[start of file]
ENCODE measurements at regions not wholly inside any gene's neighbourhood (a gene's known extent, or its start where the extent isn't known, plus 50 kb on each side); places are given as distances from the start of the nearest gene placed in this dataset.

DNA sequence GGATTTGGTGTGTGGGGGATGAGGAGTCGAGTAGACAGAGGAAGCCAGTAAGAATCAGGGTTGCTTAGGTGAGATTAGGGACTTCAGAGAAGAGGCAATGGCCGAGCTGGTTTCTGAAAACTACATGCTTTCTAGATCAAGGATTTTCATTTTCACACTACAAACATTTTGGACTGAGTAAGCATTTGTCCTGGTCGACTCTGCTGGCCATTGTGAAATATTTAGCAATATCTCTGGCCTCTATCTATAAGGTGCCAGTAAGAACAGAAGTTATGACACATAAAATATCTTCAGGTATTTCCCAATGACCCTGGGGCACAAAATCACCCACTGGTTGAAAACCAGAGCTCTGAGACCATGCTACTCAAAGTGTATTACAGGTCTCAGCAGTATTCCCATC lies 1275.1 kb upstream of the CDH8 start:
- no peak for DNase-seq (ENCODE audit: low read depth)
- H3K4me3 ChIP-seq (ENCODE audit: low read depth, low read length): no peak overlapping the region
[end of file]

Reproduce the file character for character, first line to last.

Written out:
ENCODE measurements at regions not wholly inside any gene's neighbourhood (a gene's known extent, or its start where the extent isn't known, plus 50 kb on each side); places are given as distances from the start of the nearest gene placed in this dataset.

DNA sequence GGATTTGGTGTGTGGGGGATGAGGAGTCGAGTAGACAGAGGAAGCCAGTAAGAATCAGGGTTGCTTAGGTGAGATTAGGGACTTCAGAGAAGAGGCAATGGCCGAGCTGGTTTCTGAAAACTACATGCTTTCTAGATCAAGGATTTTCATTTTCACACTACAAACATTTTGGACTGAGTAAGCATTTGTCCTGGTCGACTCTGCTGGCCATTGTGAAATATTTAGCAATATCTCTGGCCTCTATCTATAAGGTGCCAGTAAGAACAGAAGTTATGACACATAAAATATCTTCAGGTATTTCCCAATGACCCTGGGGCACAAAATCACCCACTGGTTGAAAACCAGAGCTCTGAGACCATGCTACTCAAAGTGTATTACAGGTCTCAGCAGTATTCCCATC lies 1275.1 kb upstream of the CDH8 start:
- no peak for DNase-seq (ENCODE audit: low read depth)
- H3K4me3 ChIP-seq (ENCODE audit: low read depth, low read length): no peak overlapping the region